The 6th Circuit held that a consignee was not subject to suit when a motor carrier’s driver was injured while unloading freight.  The Court held that under Kentucky law the process of unloading materials amounted to work that the consignee or similar business perform with their employees and they should be entitled to rely upon the defense that the exclusive remedy for the driver was worker’s compensation.  (Black v Dixie Consumer Products, 2016 WL 4501680)

The Southern District of New York denied a plaintiff’s motion to set aside a defense verdict entered in favor of a trucking company  The Court sustained the finding in the underlying action that the plaintiff had failed to suffer a serious injury, a prerequisite for recovery.  (Manlapig v. Horace, 2016 WL 4617305)

The Court of Appeals for the 5th Circuit refused to permit a garnishment proceeding against an insurer based upon a judgment entered against the motor carrier defendants. The Court concluded that the judgment was void as plaintiffs had not properly affected service on the defendants. (Stephens v. Holcomb Logging, 2016 U.S. App. LEXIS 16354)

In another time bar case, the Court  in Texas held that when an accident injuring a truck driver took place on May 14, 2014, in Houma, Louisiana, the Louisiana based plaintiff who filed his personal injury lawsuit in Texas on May 15, 2015 was time barred under Louisiana law and could not pursue a claim against the customer.  The Court held that the driver was not entitled to rely upon provisions of a master service agreement that the customer had with the motor carrier to apply Texas law to claims under the contract.  (Oubre v. Schlumberger, 2016 U.S. Dist. LEXIS 130251)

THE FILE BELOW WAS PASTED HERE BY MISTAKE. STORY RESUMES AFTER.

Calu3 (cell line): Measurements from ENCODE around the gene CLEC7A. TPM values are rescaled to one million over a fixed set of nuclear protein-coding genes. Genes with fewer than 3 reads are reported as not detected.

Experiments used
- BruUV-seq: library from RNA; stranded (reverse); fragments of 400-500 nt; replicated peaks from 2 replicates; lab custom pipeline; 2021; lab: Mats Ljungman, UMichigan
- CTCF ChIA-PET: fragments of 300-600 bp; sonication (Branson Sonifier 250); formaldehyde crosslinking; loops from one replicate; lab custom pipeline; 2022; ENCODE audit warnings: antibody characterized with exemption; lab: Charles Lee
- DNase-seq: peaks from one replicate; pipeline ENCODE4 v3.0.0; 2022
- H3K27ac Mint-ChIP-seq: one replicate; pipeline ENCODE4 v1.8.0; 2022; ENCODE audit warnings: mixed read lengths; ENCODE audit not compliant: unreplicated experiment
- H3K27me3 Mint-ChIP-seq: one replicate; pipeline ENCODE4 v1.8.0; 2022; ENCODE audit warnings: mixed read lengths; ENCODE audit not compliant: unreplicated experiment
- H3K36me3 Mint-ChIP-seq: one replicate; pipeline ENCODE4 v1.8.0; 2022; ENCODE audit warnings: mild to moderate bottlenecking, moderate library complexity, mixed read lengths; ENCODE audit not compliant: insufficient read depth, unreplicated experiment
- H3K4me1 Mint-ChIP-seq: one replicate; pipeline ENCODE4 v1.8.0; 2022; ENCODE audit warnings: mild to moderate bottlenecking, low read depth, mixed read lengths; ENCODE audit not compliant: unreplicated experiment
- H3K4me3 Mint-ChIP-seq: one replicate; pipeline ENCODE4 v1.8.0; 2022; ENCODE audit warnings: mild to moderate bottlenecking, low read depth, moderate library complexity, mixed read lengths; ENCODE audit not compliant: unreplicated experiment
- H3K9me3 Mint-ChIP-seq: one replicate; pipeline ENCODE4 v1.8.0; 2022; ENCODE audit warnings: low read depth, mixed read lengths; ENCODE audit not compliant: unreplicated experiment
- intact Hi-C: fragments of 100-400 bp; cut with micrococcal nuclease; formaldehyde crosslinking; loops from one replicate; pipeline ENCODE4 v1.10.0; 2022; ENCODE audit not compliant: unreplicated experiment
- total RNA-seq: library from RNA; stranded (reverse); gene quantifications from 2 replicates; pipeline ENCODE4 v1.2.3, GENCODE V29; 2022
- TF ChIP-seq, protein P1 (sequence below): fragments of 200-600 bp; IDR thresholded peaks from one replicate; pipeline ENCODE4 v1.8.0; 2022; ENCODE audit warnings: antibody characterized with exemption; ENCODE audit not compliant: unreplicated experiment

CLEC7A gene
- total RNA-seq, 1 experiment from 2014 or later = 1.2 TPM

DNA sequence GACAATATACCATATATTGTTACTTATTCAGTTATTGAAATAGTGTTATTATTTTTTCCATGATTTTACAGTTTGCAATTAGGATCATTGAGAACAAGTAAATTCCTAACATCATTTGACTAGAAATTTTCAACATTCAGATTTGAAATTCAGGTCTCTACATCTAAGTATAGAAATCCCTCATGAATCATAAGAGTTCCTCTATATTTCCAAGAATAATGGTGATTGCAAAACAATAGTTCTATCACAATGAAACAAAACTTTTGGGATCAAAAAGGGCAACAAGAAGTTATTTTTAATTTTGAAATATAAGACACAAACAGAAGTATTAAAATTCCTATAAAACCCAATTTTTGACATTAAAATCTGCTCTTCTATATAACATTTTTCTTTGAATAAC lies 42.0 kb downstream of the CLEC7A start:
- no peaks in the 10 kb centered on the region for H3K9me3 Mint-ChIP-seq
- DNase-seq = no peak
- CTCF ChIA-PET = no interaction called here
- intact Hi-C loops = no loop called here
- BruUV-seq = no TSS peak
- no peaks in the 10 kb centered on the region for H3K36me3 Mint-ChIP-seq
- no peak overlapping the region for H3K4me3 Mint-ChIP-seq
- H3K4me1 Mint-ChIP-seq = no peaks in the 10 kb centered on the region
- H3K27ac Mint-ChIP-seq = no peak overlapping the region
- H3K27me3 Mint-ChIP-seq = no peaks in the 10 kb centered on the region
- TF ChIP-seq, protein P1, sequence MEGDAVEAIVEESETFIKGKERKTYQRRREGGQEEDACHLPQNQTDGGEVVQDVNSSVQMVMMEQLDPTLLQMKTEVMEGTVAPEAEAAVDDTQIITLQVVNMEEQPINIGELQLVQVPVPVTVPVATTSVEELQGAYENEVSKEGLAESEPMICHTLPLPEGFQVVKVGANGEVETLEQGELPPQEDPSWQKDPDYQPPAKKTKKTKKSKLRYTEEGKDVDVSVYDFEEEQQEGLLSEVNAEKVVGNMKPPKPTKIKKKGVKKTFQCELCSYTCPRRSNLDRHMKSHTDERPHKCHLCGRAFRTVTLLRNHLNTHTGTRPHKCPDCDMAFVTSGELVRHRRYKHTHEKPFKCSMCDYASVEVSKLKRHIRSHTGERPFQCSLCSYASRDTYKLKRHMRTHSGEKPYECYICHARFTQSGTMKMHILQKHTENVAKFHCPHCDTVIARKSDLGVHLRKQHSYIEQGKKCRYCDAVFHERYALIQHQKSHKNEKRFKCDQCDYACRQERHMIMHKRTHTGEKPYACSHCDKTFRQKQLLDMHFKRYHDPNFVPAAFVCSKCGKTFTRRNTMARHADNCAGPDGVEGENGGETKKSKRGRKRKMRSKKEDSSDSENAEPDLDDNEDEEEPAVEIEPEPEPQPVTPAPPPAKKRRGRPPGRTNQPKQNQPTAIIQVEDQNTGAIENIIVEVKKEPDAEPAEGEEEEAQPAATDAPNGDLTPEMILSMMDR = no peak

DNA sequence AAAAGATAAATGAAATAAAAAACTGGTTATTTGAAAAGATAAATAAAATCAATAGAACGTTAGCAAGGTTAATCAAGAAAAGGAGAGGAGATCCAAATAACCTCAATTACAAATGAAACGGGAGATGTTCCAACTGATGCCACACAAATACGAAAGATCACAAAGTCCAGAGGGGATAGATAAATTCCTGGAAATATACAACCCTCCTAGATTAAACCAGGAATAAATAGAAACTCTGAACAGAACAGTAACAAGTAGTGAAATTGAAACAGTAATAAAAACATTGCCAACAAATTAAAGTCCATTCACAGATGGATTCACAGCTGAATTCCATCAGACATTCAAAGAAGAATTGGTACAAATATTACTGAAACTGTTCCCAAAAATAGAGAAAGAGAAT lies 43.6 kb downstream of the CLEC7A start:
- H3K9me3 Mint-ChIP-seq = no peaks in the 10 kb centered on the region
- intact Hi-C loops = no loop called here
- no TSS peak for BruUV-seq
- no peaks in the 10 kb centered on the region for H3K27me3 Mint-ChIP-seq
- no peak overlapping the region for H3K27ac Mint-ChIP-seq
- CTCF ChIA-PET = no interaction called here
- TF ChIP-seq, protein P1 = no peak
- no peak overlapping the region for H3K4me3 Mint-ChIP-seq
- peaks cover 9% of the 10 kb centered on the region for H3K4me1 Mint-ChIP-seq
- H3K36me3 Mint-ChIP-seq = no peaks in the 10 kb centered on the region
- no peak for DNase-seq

CARGO

Everyone points the finger in identity theft cases.  The Northern District of New York dismissed a third party action brought by the broker against the shipper contending that the shipper should have known that the driver was a fraud. The Court held that even under the duty to act with reasonable care in releasing freight there was no plausible claim that the shipper acted improperly. The Court did grant the broker one last opportunity to try and allege a breach of contract claim. (Golub Corp. v Sandell Transport, 2016 WL 4703734)

A party who was not listed anywhere on a bill of lading, as a shipper or consignee, was determined by the Court in the Eastern District of Michigan to have no standing under the bill of lading.  Moreover the Court concluded that even if the plaintiff, another motor carrier who was buying the freight, had standing, it had failed to comply with the claim filing requirements and that the actual motor carrier was not estopped to assert the nine month requirement.  (Loves Express Trucking v. Central Transport, 2016 WL 4493674)

A broker or a carrier?  The Western District of Arkansas held that the contractual agreement between the plaintiff and defendant supported the conclusion that the defendant was a broker and not a carrier and accordingly the defendant was not liable under the Carmack Amendment for a cargo loss. The Court invited the parties to further brief whether a negligence claim against a broker was preempted.  (Zumba Fitness, LLC v. ABF Logistics, 2016 WL 4544355)

The Eastern District of Washington held that a .60 cent per pound limitation of liability was reasonable for a household goods shipment, despite plaintiff’s argument that the number was unreasonable as the goods were unique. The Court also held that the motor carrier undertook all required steps to limit its liability.  (Kimsey v. SML Relocation, 2016  WL 4728108)

The nine month claim filing requirement contained within the Fed Ex tariff was a game changer for the plaintiff in the Northern Division of Alabama.  The Court held that plaintiff’s delay claim, filed two years after the alleged event was too late to be addressed,  (Skanes v, Fedex Ground Package System, 2016 U.S. Dist. LEXIS 123255)

The Middle District of Florida held that an Offer of Judgment, which was not accepted, would not permit the defendant to recover attorney’s fees when it won the case.  The Court held that a state statute allowing for such fees was inapplicable when the only claim against the defendant was asserted under the Carmack Amendment.  (National Union Fire Ins. Co. v. All American Freights, Inc. 2016 U.S. Dist. LEXIS 120828)